On Sundays, Aizawl shuts down completely. The Church allows citizens to do nothing and expects them to attend 4 or 5 services throughout the day. We pass a Durga Puja happening in the Border Roads Task Force camp and I reject Ravi's suggestion to visit. We go to the helipad controlled by the Assam Rifles to get a closer 180° view of Aizawl on the mountains opposite. From there we drive on to Lungdai, the highest point of Aizawl. If the Church's establishments are omnipresent, the military is no less. Assam Rifles control the entire North East, and the BRO, Border Roads Organisation and their BRTF controls the roads. Yes the roads are good, but they are not so for the citizens as much as they are for the convenience of the military. BRTF have given themselves a nickname, Pushpak, and all over you can see signs which read, “Mizoram and Pushpak – Made For Each Other”. The blatancy of the military has never been poetic, and I realise they are vainly attempting to compete with the Church's multiple signages all over. Not that they need to. They have the power to overwhelm anyone at a moment's notice. I feel disgusted somehow.
Lungdai may be the highest point but there is nothing there for me to get the complete view I had imagined. We stand by the side of the road and look at the play of light from the setting sun on the mountain sides. On our way back, passing through the village of Sihpir, Ravi spots an old friend. Tipi is a bubbly, friendly sort who runs a small primary school in the village and tells us Calcutta is the best place in India. For a moment I wonder if she's being sarcastic, but I realise she's dead serious! We finish the remaining vodka in the remains of the day, sitting in her house and watching the lovely mountains from her window. She promises to come to my hotel tomorrow and take me around Aizawl. I would like that; to get an insider's view of this charming place.
We finally end up at the last high (in more ways than one!) point where the Theological College stands. Once again, Aizawl twinkles like fairy lights in the dark, and it is breath-taking. Ravi bumps into other friends as we stand there. Jane and Zothana Ralte are doctors but non-practising. They are both in government health service and occupy senior bureaucratic positions. Their house, built a couple of years ago, is just beneath where we had been standing watching the view, and it's really a beautiful place. Mizos are friendly and welcoming hosts; Jane and Zo will not take no for an answer as they invite us down. Not that I had any intention of refusing! We meet their sons, the older one practising on his electric guitar, as the younger one plays games on the PC.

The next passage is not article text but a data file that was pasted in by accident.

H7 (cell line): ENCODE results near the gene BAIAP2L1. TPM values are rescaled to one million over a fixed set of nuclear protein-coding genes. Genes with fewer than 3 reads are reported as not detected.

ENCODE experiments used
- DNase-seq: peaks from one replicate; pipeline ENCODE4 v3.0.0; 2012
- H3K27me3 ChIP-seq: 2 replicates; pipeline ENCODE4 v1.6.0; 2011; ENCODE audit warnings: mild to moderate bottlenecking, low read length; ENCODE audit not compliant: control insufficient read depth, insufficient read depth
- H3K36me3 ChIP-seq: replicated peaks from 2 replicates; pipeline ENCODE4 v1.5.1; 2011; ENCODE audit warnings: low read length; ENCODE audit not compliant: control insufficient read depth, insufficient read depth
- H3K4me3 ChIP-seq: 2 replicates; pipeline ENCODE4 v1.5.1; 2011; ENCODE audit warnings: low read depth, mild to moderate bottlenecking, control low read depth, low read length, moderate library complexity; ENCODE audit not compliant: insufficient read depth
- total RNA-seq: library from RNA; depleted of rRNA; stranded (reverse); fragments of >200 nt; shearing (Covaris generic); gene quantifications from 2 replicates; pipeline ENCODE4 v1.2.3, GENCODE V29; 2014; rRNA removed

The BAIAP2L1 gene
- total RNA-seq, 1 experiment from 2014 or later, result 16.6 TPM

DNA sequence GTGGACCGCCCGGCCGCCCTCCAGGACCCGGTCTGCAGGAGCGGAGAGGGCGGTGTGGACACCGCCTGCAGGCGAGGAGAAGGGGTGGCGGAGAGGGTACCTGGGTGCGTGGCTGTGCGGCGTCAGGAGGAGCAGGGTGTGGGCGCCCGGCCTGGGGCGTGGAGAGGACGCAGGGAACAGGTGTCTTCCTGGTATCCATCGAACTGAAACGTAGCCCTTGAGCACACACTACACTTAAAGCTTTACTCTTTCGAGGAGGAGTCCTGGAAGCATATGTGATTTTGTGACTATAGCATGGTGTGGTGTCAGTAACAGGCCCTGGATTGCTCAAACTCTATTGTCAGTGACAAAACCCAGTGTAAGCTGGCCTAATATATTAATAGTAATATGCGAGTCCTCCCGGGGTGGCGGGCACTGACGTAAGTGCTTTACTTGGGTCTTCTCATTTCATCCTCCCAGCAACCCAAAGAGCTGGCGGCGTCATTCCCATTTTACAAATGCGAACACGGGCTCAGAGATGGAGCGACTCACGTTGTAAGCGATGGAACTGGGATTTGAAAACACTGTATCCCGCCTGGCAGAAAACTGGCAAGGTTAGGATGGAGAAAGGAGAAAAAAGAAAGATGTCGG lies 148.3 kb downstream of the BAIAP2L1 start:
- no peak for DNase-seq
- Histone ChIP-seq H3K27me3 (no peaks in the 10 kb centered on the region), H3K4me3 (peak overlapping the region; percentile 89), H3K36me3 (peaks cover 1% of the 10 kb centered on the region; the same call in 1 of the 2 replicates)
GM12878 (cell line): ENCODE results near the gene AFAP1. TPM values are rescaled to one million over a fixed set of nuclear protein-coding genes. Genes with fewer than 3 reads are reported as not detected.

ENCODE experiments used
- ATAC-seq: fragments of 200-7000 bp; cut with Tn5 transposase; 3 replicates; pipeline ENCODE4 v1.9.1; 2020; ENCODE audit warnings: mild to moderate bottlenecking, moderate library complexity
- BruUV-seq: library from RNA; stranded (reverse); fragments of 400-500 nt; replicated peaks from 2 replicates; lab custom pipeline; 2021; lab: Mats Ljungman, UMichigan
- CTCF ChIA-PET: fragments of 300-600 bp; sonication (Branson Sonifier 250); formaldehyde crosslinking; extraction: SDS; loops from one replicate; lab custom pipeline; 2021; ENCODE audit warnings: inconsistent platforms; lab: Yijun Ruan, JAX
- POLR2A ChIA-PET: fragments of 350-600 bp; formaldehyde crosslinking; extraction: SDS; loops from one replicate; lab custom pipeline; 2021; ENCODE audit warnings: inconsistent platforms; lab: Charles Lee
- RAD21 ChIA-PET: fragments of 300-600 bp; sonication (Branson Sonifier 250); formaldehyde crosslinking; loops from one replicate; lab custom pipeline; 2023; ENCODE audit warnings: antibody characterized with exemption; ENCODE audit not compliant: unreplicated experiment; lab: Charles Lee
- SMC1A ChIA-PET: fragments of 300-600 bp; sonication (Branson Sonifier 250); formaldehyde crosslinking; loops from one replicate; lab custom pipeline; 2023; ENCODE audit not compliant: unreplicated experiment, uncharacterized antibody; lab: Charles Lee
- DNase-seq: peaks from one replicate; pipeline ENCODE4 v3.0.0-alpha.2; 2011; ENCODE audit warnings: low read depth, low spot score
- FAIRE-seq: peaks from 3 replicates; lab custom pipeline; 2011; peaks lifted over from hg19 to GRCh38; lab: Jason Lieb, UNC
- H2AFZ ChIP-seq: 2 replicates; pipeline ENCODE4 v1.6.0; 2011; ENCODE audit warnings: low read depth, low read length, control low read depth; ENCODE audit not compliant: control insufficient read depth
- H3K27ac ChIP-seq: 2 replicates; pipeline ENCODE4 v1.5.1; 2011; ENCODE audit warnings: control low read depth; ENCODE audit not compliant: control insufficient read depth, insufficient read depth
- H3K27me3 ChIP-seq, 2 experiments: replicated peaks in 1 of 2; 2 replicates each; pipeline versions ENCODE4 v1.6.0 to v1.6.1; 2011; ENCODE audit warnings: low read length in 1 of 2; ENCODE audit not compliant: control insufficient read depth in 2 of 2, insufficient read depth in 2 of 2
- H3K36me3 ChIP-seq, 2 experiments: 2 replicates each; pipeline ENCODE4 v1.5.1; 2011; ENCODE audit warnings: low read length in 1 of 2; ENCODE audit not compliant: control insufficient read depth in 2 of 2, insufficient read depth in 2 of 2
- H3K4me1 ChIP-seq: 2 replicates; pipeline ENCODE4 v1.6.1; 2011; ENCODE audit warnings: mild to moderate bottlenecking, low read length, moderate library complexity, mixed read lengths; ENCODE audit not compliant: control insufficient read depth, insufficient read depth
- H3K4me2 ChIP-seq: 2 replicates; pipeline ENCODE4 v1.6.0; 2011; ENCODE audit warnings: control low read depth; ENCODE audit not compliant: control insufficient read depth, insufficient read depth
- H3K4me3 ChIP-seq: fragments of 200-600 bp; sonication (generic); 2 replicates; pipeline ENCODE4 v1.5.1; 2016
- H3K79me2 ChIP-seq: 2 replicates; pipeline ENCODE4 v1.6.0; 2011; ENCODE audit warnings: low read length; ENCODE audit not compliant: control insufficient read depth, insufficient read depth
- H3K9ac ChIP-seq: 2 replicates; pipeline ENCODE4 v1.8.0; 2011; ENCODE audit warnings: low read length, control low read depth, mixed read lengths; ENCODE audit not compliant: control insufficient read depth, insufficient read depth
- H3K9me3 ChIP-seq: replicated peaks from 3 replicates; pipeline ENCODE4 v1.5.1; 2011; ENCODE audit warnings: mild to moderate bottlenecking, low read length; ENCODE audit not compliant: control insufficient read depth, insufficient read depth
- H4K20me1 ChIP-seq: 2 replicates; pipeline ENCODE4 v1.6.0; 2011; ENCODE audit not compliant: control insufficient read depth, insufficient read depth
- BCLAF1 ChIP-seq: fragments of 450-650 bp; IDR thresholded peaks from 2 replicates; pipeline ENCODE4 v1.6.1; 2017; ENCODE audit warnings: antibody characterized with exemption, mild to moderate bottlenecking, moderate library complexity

I again ask Zo and Jane my favourite question about Mizoram's economy. While Zo says its agriculture and not the impression I have, he does not sound very convincing. It's obvious livelihoods revolve about the government. They tell me that while AIDS is a menace it has reached a state of stagnation. AIDS in Mizoram is mainly due to drug addicts re-using needles rather than unprotected sex as is the case in other parts of India. I hear that after many years the community has accepted the reality of HIV/AIDS and is now working together to help each other out. Earlier, AIDS awareness campaigns had scared people till the Church got into the act and began to preach about it from their many pulpits. This, and the strong, organised reach of the YMA – Young Mizo Association, the Elders Councils and the Women's Group have managed to bring about a sea-change in people's attitude to AIDS. We are offered a local red wine illegally distilled in the grape growing area of Nala, near Champhai. It's not too sweet but I opt for a Teacher's and we have a convivial evening.
It's 9 pm when we return to the hotel and the effects of all the heights we have experienced today have taken a toll on me. I gratefully pass out to wake this morning with the rising sun.